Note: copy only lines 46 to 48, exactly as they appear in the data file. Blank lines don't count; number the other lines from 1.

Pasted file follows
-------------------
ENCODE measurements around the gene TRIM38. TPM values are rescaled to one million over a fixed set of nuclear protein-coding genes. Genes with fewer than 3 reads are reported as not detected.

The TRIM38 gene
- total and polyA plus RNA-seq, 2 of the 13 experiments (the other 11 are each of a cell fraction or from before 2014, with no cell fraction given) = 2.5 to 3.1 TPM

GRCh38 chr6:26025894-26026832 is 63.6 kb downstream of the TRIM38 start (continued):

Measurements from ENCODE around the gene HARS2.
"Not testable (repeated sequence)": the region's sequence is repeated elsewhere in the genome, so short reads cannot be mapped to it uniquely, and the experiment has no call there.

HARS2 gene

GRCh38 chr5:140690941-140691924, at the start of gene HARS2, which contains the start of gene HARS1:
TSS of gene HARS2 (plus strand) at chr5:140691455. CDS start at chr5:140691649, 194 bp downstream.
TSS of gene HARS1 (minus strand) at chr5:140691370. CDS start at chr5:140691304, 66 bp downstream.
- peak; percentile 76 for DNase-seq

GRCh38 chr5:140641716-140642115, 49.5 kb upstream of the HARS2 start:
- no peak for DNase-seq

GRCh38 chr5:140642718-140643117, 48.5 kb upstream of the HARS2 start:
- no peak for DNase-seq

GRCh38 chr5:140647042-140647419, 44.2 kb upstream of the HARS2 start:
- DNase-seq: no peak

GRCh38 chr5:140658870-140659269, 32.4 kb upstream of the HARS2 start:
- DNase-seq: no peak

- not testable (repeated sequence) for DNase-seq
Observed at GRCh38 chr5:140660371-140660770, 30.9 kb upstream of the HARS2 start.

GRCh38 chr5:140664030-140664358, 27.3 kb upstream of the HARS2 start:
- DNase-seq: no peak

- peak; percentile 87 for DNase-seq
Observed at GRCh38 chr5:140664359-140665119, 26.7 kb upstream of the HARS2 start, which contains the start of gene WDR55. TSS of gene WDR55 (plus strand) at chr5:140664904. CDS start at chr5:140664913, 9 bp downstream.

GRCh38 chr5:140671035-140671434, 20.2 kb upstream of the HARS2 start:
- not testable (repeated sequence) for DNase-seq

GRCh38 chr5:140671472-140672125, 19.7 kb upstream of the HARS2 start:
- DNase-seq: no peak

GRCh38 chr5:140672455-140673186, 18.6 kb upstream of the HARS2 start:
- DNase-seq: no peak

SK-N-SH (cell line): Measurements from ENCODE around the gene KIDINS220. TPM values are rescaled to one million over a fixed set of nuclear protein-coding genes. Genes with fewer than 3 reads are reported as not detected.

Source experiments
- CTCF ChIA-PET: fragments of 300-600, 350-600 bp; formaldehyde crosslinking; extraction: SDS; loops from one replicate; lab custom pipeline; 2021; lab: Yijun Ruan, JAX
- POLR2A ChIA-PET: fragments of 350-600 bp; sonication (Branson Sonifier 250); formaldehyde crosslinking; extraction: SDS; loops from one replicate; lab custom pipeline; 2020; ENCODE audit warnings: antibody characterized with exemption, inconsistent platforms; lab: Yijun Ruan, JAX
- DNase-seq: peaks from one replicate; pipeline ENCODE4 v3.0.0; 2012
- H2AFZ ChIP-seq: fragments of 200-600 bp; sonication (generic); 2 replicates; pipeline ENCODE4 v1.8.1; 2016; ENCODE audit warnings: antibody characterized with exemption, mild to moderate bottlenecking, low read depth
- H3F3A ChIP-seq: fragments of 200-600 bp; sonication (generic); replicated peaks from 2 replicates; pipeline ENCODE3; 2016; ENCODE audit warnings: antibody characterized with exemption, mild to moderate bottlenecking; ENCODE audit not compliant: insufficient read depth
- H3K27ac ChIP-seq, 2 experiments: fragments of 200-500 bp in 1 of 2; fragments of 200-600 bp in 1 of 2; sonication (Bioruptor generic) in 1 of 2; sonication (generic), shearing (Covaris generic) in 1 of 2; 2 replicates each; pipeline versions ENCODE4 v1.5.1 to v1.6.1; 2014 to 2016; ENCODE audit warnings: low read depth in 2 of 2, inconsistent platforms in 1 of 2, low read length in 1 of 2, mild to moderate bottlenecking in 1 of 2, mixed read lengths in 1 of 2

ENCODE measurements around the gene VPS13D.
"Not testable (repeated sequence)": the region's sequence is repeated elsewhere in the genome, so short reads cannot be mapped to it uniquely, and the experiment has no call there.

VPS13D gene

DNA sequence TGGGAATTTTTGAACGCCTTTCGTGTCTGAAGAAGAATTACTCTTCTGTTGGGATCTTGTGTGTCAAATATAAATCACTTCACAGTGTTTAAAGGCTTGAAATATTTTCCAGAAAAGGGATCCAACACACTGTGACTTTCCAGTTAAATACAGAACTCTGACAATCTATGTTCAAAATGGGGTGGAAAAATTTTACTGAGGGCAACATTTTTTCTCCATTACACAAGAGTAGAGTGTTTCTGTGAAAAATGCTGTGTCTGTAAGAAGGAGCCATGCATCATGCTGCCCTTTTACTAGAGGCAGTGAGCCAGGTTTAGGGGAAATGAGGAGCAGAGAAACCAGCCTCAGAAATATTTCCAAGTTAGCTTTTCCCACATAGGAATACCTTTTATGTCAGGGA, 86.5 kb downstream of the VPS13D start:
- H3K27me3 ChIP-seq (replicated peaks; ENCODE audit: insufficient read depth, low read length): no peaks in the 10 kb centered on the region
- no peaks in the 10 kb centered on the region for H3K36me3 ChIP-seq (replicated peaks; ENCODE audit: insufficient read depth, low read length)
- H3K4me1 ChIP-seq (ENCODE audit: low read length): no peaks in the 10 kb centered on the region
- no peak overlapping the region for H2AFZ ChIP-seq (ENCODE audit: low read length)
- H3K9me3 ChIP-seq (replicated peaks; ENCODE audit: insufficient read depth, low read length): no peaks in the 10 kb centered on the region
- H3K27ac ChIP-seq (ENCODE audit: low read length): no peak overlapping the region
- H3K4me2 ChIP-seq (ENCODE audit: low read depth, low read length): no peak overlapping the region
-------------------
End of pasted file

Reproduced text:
- H3K4me1 ChIP-seq (ENCODE audit: low read length): no peaks in the 10 kb centered on the region
- no peak overlapping the region for H2AFZ ChIP-seq (ENCODE audit: low read length)
- H3K9me3 ChIP-seq (replicated peaks; ENCODE audit: insufficient read depth, low read length): no peaks in the 10 kb centered on the region